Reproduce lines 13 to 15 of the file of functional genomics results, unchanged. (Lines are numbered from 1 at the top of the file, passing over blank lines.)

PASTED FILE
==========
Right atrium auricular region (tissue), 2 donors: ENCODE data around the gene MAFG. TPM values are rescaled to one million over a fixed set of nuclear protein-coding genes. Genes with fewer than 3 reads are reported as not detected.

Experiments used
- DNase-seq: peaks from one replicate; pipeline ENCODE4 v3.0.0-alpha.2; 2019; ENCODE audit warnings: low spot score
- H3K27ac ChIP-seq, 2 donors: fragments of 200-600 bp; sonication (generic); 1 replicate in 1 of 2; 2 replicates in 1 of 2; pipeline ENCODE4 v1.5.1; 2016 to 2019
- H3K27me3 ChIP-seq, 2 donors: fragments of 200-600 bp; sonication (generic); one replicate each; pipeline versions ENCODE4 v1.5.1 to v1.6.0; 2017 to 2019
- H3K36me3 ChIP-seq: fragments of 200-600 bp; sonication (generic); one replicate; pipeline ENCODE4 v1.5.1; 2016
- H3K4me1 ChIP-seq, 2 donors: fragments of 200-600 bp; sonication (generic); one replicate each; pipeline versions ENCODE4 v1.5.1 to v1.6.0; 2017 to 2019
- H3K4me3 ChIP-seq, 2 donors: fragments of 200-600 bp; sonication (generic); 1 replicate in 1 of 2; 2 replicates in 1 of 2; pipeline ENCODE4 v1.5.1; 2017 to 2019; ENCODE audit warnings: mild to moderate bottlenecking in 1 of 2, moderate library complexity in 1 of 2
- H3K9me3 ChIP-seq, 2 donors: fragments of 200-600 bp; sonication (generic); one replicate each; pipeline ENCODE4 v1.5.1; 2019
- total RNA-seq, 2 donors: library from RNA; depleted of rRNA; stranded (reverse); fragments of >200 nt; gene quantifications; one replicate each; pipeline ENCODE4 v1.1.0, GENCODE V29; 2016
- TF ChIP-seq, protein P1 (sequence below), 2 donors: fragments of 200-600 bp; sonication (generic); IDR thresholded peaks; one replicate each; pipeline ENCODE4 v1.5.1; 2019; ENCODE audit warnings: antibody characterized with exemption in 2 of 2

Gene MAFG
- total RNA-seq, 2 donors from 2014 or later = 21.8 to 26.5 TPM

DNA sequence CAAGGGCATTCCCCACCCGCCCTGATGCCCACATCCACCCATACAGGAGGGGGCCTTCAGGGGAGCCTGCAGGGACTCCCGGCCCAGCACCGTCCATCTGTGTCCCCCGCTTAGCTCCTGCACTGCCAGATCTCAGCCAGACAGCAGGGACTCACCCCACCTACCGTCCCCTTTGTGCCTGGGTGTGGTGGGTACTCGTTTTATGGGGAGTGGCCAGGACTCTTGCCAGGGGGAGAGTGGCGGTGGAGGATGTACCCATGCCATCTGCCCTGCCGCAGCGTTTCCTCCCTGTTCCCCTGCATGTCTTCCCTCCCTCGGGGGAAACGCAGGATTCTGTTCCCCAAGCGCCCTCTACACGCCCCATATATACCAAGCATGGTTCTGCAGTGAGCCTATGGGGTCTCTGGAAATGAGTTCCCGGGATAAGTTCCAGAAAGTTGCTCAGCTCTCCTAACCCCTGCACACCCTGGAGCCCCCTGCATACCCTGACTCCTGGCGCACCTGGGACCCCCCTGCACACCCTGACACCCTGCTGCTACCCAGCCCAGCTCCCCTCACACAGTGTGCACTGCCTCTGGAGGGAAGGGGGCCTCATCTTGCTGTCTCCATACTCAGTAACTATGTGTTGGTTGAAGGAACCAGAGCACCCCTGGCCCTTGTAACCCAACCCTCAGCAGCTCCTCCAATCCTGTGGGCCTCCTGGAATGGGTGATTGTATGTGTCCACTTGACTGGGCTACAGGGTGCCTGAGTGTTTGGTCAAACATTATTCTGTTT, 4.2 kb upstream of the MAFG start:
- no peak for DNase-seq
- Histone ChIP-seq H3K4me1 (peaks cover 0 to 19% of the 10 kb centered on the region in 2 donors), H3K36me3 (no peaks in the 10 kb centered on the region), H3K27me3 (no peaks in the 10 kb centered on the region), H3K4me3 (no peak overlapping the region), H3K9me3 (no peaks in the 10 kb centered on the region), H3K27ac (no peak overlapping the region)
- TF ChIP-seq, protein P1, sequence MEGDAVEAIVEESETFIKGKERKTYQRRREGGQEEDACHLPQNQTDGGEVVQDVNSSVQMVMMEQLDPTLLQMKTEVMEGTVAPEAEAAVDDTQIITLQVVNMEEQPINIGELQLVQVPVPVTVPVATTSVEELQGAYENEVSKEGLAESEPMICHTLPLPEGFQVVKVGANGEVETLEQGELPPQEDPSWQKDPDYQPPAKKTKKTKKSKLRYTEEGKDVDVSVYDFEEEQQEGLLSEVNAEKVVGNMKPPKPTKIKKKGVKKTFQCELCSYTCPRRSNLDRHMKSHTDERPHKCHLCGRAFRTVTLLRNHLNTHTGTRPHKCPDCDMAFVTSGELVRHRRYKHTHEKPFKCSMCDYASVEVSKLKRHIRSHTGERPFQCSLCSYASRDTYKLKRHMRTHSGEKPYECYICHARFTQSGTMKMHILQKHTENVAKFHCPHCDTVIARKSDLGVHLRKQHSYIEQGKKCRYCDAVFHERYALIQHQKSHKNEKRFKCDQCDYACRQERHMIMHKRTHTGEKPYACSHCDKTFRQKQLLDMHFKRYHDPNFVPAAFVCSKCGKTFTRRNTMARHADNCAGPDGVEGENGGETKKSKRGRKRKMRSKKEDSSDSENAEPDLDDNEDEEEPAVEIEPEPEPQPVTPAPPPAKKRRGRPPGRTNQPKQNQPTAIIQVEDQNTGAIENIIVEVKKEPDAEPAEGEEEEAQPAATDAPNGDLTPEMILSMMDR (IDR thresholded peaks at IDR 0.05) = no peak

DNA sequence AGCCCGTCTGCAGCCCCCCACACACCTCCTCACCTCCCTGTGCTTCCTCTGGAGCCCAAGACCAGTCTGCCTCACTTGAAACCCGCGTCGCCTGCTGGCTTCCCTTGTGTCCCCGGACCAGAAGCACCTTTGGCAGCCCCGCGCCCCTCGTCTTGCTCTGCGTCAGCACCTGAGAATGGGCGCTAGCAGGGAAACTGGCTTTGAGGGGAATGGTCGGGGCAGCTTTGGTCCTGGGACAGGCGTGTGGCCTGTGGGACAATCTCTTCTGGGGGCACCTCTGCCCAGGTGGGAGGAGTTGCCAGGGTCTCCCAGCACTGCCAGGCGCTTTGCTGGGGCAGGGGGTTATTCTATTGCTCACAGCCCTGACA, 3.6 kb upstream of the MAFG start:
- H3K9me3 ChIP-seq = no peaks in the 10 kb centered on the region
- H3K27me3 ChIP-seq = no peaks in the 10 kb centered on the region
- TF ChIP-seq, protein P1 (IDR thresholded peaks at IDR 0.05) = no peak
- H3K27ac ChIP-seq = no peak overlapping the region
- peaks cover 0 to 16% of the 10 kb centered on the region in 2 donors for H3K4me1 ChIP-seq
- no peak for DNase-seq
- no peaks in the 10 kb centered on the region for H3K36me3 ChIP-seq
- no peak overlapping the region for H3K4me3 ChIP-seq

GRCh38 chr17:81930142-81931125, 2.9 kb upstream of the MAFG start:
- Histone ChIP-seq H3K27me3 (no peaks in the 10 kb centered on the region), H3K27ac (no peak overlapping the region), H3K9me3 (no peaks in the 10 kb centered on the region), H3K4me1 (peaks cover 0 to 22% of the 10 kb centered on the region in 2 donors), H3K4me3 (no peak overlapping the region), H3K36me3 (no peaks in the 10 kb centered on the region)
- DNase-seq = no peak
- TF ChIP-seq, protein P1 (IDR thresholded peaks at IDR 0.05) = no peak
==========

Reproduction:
- total RNA-seq, 2 donors from 2014 or later = 21.8 to 26.5 TPM

DNA sequence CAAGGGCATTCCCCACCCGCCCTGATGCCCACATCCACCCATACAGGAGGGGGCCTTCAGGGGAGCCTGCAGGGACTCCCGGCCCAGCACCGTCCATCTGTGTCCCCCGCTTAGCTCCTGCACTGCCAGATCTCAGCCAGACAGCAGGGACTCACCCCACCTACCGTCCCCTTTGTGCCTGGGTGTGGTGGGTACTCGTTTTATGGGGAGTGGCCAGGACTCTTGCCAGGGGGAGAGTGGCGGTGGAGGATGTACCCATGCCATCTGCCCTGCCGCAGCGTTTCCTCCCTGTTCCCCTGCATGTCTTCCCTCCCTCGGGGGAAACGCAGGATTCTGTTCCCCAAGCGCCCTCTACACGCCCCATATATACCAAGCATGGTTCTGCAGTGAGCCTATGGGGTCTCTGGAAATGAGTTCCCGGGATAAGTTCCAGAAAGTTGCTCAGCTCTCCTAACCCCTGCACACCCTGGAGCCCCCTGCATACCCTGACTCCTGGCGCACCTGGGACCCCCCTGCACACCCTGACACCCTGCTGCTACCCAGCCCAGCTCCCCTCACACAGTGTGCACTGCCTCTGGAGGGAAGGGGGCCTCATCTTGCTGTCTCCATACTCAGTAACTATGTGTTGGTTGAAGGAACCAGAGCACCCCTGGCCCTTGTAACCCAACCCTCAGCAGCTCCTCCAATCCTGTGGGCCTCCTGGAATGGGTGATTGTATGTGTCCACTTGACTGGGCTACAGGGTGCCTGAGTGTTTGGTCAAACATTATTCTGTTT, 4.2 kb upstream of the MAFG start:
- no peak for DNase-seq